Dotie dreams of marrying a millionaire so that she can live 'the life'. Buzz, her boyfriend, however is not rich as he is a salesman for a housing development. He proposes and Dotie accepts... See full summary »
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Fred M. Wilcox
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S. Sylvan Simon
Dotie dreams of marrying a millionaire so that she can live 'the life'. Buzz, her boyfriend, however is not rich as he is a salesman for a housing development. He proposes and Dotie accepts. Dotie next meets Pete, who she thinks is rich, but she soon finds out that he is just a boat mechanic. They have fun on their date and Pete proposes and Dotie accepts. Then Dotie meets Neil Patterson who is rich. They go to Mexico on his yacht and have fun on their date. Neil proposes and Dotie accepts. Now she has to choose. Written by
Tony Fontana <firstname.lastname@example.org>
According to director Mitchell Leisen, since this was the last film made at the RKO studio, a wrecking crew followed him around during shooting and, every time he wrapped a scene, the foreman of the wrecking crew asked him if he was absolutely finished with that set and wouldn't be needing it again. If Leisen said yes, the foreman called his crew in and they demolished the set as soon as Leisen was done with it. See more »
I saw this one at a theater in Westwood, California during its initial release and hadn't remembered much about it except for the lilting title song performed by the Hi-Lo's (the very best of the male singing quartets of that era) and the lively "Balboa" dance number with a flotilla of dancers splashing through the water's edge on a partially flooded soundstage setting.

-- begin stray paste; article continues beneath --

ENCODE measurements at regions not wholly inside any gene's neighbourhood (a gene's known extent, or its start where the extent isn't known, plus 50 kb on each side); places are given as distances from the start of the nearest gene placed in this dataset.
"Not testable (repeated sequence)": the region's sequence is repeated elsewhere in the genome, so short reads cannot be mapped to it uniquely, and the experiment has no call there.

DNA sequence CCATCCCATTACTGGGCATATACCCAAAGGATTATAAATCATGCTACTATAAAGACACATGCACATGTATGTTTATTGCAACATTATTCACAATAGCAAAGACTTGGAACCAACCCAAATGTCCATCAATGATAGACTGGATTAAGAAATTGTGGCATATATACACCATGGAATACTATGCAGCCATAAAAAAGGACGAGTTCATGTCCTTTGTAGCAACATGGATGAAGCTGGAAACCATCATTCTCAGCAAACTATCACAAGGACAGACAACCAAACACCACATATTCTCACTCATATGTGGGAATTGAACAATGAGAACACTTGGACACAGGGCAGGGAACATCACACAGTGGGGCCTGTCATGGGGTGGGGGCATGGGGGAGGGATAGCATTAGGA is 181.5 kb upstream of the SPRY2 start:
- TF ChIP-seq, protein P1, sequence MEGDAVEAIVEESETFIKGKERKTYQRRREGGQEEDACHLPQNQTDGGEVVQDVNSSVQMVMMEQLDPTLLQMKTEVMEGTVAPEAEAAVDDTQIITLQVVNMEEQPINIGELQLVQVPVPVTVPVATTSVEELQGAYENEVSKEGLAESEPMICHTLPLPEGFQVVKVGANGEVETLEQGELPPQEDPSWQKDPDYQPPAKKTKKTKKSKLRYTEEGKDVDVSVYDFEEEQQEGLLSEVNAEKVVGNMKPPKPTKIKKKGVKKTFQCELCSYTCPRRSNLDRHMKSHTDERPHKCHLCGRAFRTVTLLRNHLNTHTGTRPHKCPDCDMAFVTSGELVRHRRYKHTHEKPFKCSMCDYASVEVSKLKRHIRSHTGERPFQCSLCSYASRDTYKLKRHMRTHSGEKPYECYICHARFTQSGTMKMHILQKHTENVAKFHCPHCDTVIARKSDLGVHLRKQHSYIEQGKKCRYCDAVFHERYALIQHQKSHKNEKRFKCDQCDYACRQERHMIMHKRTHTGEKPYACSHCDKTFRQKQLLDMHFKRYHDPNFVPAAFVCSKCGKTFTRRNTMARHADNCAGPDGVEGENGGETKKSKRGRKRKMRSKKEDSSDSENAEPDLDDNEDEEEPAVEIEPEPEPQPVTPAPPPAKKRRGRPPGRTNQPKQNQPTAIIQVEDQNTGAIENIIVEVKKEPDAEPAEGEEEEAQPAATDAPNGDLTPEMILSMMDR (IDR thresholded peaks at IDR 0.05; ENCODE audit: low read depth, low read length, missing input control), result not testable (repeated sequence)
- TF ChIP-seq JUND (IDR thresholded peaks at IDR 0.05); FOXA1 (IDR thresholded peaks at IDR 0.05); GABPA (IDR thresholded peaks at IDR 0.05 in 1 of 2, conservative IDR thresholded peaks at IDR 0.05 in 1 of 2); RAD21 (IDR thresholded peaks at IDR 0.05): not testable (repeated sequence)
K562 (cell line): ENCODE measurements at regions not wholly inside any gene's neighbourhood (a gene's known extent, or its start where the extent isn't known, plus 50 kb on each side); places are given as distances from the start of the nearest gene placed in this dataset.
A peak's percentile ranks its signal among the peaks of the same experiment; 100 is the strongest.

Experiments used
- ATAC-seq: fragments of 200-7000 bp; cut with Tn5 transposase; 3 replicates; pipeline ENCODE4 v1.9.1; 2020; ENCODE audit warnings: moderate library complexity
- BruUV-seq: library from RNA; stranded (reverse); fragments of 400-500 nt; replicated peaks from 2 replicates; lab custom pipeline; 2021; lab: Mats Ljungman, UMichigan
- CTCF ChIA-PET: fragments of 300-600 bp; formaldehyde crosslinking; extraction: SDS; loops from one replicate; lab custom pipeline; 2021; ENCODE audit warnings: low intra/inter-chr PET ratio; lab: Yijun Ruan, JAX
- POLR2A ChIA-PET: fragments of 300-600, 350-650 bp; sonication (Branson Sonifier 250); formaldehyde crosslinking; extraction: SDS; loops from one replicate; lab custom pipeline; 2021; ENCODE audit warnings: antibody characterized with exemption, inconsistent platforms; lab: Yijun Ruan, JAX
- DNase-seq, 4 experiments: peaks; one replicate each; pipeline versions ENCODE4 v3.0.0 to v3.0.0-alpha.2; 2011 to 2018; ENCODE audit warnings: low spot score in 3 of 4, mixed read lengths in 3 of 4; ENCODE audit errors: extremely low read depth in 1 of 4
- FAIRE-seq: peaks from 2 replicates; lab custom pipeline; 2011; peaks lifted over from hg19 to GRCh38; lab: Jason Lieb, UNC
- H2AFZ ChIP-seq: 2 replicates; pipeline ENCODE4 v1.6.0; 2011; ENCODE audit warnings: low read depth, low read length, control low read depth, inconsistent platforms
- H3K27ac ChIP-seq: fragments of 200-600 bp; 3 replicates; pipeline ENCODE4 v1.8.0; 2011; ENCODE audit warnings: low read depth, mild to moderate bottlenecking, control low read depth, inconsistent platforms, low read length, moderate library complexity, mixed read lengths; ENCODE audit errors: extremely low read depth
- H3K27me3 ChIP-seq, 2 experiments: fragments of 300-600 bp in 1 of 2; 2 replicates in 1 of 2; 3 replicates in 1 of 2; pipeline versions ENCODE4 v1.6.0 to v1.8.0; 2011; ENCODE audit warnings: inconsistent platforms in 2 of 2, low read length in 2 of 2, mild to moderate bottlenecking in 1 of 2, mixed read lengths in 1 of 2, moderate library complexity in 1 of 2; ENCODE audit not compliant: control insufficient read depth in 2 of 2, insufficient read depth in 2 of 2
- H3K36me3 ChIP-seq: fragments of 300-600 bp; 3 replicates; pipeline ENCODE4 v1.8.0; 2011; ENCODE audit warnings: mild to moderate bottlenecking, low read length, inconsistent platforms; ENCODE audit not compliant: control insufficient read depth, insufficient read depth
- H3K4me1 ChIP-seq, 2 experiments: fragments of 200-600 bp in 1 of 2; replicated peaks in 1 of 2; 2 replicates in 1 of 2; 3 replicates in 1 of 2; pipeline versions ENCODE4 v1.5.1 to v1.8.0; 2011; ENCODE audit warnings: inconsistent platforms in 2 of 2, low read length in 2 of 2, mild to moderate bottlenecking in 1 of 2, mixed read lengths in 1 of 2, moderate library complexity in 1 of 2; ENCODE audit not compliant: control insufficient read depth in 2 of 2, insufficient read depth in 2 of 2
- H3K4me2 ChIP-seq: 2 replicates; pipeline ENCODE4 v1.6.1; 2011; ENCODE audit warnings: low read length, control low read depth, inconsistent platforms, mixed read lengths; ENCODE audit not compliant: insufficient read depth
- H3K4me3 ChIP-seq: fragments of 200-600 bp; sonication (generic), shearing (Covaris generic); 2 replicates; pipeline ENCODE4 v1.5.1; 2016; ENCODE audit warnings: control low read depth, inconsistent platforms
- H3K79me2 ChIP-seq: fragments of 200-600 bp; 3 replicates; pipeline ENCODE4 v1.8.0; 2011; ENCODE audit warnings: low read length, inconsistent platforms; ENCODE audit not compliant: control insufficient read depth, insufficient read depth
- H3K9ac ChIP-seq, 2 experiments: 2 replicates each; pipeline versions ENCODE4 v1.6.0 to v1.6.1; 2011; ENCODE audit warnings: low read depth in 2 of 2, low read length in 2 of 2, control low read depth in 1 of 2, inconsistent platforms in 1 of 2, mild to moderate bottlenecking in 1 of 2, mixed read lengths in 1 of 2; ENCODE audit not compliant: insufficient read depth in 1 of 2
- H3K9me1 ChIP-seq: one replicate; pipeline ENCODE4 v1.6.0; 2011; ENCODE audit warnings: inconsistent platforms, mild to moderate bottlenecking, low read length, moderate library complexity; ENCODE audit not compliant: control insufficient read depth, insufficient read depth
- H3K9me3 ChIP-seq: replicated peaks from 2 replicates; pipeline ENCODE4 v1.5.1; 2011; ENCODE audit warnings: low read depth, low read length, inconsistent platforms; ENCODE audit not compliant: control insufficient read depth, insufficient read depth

Turner Classic Movies showed it earlier today and, oh my!, what a tremendous waste of the various talents involved. Almost everyone in the cast, except for Cliff Robertson, whom I've always found to be close to terminally bland, is criminally underused. The Newport/Balboa Island setting for most of the action isn't capitalized on, except for the title sequence. The production numbers are almost all sub-par, not coming close to the norm in Jane Powell's M-G-M extravaganzas. The treatment of Mexican nationals and American Indians is typical of 1950s all-white heedlessness. And the script is about as silly as they come by any standard, with Jane's final choice of her three suitors (cued by that "Pink Cloud Feeling") being the fadeout disappointment.
Gower Champion's ability to get a troupe of talented dancers into showing some real razzle-dazzle is best showcased in the "Balboa" number and Nelson Riddle's arrangements almost redeem the surprisingly lackluster songs by the usually reliable Ralph Martin and Hugh Blane (who weren't responsible for the listenable title song). All in all, if RKO Radio Pictures weren't already moribund, this one was sure to provide the final nail in its coffin.
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